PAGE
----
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Author pitrou
Recipients amaury.forgeotdarc, eric.smith, mark.dickinson, pitrou, rhettinger, stutzbach
Date 2010-10-07.21:29:37
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Message-id <1286486974.3143.15.camel@localhost.localdomain>
In-reply-to <>
> In the bad old days of 386 segment:offset memory architectures this
> was a problem. You could have overlapping segments but pointers inside
> an object were always in the same segment, so the segment selectors
> never had to be inspected. Pointers to different objects could indeed
> have the same offset and would compare equal.

AFAIK it caused lots of other problems much more annoying than just
pointer compares, and programmers had to juggle by hand with various
addressing modes (near, far, etc.).

ISTM that all C programs nowadays assume some kind of flat, paged memory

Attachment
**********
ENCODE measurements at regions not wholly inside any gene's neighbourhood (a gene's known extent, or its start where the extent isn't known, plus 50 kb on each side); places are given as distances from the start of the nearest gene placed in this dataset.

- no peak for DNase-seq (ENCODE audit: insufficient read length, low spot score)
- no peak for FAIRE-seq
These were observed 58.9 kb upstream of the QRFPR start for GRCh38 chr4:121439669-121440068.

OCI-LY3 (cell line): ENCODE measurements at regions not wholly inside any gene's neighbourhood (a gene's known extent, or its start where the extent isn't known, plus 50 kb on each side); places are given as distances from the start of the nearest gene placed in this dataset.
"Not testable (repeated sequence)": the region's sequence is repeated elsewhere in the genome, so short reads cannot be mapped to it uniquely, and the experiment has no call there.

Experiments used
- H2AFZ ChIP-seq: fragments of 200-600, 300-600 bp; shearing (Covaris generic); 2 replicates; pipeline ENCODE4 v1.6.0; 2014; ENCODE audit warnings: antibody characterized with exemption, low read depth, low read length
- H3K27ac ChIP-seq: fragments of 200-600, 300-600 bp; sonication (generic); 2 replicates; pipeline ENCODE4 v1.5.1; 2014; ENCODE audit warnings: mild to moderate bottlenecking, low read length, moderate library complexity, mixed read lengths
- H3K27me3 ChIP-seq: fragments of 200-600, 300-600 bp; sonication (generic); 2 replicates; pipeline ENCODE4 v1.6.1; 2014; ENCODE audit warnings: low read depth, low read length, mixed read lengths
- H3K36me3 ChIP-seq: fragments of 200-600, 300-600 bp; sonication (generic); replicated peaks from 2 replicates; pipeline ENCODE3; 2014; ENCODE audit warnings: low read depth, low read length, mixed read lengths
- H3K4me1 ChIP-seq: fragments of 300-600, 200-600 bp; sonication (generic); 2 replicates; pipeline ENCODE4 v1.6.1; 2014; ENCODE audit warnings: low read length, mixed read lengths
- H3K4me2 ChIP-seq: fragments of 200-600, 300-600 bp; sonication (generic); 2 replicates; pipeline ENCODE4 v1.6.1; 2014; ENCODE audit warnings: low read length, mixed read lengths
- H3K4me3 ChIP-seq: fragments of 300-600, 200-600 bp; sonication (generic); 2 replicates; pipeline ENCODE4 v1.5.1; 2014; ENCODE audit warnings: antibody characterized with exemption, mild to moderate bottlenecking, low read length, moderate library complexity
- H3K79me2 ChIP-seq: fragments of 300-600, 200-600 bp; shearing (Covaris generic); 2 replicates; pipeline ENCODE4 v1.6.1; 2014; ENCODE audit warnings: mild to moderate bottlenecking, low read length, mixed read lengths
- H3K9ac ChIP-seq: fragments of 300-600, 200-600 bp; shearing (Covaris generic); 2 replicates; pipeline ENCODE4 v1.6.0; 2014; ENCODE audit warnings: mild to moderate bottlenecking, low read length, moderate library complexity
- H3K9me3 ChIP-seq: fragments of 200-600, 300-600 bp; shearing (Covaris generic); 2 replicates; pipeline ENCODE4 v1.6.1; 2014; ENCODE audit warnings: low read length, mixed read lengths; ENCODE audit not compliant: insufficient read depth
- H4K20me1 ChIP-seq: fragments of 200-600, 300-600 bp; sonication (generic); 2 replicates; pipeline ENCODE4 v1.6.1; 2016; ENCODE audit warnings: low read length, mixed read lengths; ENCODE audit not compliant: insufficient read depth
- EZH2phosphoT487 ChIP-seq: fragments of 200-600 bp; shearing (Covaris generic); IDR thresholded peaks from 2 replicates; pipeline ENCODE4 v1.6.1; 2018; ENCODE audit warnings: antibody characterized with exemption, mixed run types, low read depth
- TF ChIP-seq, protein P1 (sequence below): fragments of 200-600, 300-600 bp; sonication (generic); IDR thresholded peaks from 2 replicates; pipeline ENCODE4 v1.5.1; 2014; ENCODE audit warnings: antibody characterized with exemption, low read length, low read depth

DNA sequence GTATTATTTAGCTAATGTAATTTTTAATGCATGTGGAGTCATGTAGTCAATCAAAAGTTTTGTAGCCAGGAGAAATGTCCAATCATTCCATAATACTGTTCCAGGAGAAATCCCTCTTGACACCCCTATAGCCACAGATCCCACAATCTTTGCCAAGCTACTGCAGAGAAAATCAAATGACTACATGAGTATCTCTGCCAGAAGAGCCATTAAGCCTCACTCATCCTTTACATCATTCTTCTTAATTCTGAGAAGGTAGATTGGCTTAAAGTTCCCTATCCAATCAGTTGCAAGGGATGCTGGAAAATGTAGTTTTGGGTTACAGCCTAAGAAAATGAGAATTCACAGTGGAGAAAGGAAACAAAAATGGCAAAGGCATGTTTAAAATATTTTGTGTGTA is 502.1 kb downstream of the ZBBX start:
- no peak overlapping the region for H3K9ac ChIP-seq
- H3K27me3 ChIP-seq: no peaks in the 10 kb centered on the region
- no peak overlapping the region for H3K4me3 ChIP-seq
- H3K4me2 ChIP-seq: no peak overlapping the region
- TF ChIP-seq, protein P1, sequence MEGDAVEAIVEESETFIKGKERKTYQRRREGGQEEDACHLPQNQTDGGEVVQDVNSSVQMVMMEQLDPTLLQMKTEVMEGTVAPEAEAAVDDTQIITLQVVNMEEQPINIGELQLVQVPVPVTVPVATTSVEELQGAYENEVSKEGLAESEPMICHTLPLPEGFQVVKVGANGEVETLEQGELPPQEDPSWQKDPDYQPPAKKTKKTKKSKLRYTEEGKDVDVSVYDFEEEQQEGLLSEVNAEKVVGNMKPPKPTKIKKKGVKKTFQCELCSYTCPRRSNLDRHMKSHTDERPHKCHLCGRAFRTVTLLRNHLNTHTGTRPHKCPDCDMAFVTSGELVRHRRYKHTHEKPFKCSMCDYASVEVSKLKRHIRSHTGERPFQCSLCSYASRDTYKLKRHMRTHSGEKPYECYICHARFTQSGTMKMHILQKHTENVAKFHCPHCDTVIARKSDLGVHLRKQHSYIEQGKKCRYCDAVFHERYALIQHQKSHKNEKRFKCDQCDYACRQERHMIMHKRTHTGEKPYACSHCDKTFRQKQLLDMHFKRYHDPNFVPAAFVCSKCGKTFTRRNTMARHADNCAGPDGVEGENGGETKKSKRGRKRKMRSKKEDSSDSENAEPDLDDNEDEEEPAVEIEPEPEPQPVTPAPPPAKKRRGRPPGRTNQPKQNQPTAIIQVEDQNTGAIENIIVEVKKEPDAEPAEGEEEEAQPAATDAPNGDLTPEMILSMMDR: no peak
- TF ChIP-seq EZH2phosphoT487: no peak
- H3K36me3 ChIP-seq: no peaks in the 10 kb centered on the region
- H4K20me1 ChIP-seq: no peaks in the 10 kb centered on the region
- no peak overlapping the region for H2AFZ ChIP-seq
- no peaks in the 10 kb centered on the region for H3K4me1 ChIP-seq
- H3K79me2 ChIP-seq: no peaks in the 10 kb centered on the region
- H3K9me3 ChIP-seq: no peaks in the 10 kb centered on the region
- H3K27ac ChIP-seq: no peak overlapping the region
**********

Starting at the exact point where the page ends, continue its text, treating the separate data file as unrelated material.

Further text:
model, CPython included; I don't think we have to fear some i386-like
segmentation model.

> We should follow the standard here: no comparisons between pointers to
> different arrays (basically).

Again, what is an "array" supposed to be? In memory there are no

Let's say I have the following function in a module:

int ptr_compare(char *a, char *b)
   return a > b;

and another module, the following function

int foo()
    static char x[5];
    static char y[6];
    return ptr_compare(x + 2, y + 3);

How is the compiler supposed to know whether a and b belong to the same
array when compiling ptr_compare?

Otherwise, we could cast to Py_uintptr_t.
Date User Action Args
2010-10-07 21:29:39pitrousetrecipients: + pitrou, rhettinger, amaury.forgeotdarc, mark.dickinson, eric.smith, stutzbach
2010-10-07 21:29:37pitroulinkissue10044 messages
2010-10-07 21:29:37pitroucreate